## 188Re: [python-iter] Digest Number 21

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• Mar 15, 2001
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> > May it really be meaningless?
>
> Yes. An easier example: a set. Elements of the set are neither keys
> nor values.
>
> If you claim that they are keys or values, please define keys or
> values of a collection.

Well -- I'm sure there are no keys in a set, but I think it's natural
to see them as values, no? Isn't a set a collection of values?
And, in general, if the collection has some structure, it may also
allow you to access these values by supplying a key/index...

Of course, mathematically, both lists and dictionaries are
mappings, i.e. sets of pairs... I would say that the "values" in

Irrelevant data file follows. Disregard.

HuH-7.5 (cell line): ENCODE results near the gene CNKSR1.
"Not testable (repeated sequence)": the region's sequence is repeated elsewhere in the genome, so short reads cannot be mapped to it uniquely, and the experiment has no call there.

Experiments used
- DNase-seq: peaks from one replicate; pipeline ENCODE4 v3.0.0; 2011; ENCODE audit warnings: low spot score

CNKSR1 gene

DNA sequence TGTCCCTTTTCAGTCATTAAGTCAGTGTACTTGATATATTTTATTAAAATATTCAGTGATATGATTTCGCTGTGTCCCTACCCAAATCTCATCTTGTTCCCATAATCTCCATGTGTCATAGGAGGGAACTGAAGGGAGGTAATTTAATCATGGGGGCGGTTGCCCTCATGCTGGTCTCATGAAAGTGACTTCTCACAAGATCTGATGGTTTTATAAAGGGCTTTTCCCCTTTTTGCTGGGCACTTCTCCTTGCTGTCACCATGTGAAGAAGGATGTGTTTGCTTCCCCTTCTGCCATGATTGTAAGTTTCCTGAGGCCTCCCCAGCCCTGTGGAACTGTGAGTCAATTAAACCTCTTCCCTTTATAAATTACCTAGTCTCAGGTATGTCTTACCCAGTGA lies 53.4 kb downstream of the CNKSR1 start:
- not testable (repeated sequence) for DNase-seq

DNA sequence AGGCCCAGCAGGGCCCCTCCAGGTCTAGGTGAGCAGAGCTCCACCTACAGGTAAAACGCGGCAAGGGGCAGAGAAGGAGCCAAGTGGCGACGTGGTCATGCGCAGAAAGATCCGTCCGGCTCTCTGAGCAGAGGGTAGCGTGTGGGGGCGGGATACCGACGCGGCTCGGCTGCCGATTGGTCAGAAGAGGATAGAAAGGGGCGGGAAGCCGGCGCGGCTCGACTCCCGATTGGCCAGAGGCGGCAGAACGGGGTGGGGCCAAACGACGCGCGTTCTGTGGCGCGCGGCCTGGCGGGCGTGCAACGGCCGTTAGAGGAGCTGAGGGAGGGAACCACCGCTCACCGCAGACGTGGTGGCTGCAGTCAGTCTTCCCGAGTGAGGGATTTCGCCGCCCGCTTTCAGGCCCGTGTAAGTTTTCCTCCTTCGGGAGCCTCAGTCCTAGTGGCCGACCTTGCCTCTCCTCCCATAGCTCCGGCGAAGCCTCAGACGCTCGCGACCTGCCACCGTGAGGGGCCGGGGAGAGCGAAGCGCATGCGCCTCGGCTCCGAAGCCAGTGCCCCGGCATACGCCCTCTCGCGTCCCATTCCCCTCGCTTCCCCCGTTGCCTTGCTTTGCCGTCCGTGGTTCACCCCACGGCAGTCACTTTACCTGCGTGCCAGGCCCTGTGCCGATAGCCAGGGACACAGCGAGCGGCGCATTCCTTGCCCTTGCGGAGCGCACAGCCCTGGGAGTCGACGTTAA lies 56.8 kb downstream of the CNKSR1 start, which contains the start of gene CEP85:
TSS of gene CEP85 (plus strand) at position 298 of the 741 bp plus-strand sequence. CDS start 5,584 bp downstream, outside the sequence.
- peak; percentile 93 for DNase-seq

the case of a mapping is the range, while the keys are the
domain. To generalise to non-mappings, i.e. plain sets, I guess
one has to choose whether it is more natural to view the
elements as keys or values. Since it seems plain weird to have
keys without values, but not to have values without keys,
I would think the latter is preferrable.

So, to return to my description in the previous mail; if you iterate
over the keys of x, then x[key] should give you the value. If this
is not possible, you are iterating over the values.

So, "for element in set" would clearly be iterating over the
values, since "set[element]" wouldn't work. Or if it did, then
you were in fact iterating over the keys, but I'm not sure what
set[element] would be...

So, to conclude, since we in fact from a statement

for x in collection:
dosomething(x)

can not conclude whether x is a key of a value, and this is
clearly interesting to know, I don't think it's meaningless
to request that there be some way of finding out.

Of course one might test collection[x] in s try-block, but that
seems a bit awkward.

--

Magnus Lie Hetland http://www.hetland.org

"Reality is what refuses to disappear when you stop
believing in it" -- Philip K. Dick
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